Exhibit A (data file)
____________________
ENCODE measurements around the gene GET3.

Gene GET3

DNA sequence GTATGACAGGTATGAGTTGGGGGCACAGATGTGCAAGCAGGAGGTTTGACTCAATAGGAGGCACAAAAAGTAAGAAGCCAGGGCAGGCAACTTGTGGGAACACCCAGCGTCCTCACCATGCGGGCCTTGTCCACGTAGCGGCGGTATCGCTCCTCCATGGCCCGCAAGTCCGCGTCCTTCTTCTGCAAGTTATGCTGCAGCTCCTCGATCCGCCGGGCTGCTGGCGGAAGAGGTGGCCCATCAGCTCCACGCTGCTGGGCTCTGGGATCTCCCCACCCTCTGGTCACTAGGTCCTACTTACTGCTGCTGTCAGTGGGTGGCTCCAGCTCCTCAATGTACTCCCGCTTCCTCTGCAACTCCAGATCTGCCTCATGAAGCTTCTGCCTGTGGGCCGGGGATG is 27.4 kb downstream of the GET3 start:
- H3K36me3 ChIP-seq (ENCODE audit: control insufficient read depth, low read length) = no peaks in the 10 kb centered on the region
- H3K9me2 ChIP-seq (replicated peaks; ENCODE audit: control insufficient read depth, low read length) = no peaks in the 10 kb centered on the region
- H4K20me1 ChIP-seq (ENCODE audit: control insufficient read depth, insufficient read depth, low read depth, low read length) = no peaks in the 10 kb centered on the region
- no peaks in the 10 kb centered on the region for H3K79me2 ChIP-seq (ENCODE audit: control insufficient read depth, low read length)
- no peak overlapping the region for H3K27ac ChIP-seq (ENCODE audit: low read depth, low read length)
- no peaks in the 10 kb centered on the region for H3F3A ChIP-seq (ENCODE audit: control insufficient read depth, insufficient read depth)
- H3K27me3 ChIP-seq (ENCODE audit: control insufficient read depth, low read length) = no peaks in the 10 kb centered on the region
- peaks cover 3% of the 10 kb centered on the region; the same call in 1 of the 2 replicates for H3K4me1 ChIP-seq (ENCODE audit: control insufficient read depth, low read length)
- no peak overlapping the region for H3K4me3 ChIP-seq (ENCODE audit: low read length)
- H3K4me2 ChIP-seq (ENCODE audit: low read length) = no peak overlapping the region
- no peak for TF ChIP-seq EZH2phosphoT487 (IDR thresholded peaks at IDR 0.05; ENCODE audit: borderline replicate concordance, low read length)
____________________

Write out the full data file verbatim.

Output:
ENCODE measurements around the gene GET3.

Gene GET3

DNA sequence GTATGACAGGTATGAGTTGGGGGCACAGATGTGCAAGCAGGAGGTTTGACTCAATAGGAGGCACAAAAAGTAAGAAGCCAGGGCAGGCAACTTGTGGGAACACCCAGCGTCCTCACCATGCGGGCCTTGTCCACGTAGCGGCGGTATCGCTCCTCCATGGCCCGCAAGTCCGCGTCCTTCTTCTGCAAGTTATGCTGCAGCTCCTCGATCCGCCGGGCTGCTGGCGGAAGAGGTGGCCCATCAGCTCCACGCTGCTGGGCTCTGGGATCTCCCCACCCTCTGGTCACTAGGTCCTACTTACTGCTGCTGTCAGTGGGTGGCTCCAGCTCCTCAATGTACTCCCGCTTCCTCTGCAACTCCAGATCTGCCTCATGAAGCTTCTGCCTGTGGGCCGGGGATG is 27.4 kb downstream of the GET3 start:
- H3K36me3 ChIP-seq (ENCODE audit: control insufficient read depth, low read length) = no peaks in the 10 kb centered on the region
- H3K9me2 ChIP-seq (replicated peaks; ENCODE audit: control insufficient read depth, low read length) = no peaks in the 10 kb centered on the region
- H4K20me1 ChIP-seq (ENCODE audit: control insufficient read depth, insufficient read depth, low read depth, low read length) = no peaks in the 10 kb centered on the region
- no peaks in the 10 kb centered on the region for H3K79me2 ChIP-seq (ENCODE audit: control insufficient read depth, low read length)
- no peak overlapping the region for H3K27ac ChIP-seq (ENCODE audit: low read depth, low read length)
- no peaks in the 10 kb centered on the region for H3F3A ChIP-seq (ENCODE audit: control insufficient read depth, insufficient read depth)
- H3K27me3 ChIP-seq (ENCODE audit: control insufficient read depth, low read length) = no peaks in the 10 kb centered on the region
- peaks cover 3% of the 10 kb centered on the region; the same call in 1 of the 2 replicates for H3K4me1 ChIP-seq (ENCODE audit: control insufficient read depth, low read length)
- no peak overlapping the region for H3K4me3 ChIP-seq (ENCODE audit: low read length)
- H3K4me2 ChIP-seq (ENCODE audit: low read length) = no peak overlapping the region
- no peak for TF ChIP-seq EZH2phosphoT487 (IDR thresholded peaks at IDR 0.05; ENCODE audit: borderline replicate concordance, low read length)